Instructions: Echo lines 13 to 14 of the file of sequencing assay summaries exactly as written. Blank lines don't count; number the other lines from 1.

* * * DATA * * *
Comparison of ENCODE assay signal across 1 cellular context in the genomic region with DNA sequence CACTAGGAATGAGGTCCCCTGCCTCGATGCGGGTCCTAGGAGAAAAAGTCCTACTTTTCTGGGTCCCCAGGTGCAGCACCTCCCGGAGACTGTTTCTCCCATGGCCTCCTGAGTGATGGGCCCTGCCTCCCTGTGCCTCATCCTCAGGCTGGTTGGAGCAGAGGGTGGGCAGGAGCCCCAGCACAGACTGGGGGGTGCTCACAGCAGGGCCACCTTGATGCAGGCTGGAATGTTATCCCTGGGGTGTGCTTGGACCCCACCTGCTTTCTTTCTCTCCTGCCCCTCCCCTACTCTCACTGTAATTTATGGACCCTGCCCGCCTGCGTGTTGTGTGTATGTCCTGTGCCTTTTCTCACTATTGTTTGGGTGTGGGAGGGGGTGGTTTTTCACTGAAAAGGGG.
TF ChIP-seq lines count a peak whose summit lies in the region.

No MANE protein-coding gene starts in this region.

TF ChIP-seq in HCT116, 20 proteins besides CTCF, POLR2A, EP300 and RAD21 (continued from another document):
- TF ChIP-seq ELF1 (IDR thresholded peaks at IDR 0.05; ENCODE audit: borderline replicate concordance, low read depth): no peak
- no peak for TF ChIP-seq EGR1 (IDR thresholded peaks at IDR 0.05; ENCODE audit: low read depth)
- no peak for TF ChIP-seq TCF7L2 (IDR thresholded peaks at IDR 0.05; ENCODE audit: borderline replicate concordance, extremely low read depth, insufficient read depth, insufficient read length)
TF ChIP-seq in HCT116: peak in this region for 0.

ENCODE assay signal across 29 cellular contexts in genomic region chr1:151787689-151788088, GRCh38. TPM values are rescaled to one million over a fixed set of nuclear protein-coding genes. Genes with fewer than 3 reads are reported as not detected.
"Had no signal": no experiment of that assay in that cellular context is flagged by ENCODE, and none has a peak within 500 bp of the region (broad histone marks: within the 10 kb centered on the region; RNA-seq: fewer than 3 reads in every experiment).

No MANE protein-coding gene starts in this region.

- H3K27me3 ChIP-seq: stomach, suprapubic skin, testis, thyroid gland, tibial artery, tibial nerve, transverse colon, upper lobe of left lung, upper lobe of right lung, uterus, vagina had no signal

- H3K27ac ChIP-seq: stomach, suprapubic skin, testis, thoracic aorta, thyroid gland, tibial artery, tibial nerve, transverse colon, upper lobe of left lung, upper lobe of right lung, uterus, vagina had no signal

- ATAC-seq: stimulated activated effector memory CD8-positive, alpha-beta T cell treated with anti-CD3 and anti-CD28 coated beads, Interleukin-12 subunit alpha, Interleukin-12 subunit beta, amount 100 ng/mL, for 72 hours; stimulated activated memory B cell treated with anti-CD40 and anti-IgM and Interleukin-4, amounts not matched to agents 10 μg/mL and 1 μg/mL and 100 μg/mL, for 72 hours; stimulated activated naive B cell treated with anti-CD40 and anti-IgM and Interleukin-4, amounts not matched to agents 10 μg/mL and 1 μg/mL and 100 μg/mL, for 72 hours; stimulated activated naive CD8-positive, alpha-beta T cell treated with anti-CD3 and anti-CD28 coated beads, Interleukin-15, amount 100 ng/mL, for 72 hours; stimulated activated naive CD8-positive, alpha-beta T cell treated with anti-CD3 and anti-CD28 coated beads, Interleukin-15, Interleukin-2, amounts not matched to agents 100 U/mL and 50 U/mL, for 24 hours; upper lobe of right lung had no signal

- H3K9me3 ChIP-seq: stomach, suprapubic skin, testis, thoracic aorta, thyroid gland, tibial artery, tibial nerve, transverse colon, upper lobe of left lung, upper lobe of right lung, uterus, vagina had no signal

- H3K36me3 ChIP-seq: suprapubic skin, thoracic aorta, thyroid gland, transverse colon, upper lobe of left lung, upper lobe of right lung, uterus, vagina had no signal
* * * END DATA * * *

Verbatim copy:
- H3K27ac ChIP-seq: stomach, suprapubic skin, testis, thoracic aorta, thyroid gland, tibial artery, tibial nerve, transverse colon, upper lobe of left lung, upper lobe of right lung, uterus, vagina had no signal

- ATAC-seq: stimulated activated effector memory CD8-positive, alpha-beta T cell treated with anti-CD3 and anti-CD28 coated beads, Interleukin-12 subunit alpha, Interleukin-12 subunit beta, amount 100 ng/mL, for 72 hours; stimulated activated memory B cell treated with anti-CD40 and anti-IgM and Interleukin-4, amounts not matched to agents 10 μg/mL and 1 μg/mL and 100 μg/mL, for 72 hours; stimulated activated naive B cell treated with anti-CD40 and anti-IgM and Interleukin-4, amounts not matched to agents 10 μg/mL and 1 μg/mL and 100 μg/mL, for 72 hours; stimulated activated naive CD8-positive, alpha-beta T cell treated with anti-CD3 and anti-CD28 coated beads, Interleukin-15, amount 100 ng/mL, for 72 hours; stimulated activated naive CD8-positive, alpha-beta T cell treated with anti-CD3 and anti-CD28 coated beads, Interleukin-15, Interleukin-2, amounts not matched to agents 100 U/mL and 50 U/mL, for 24 hours; upper lobe of right lung had no signal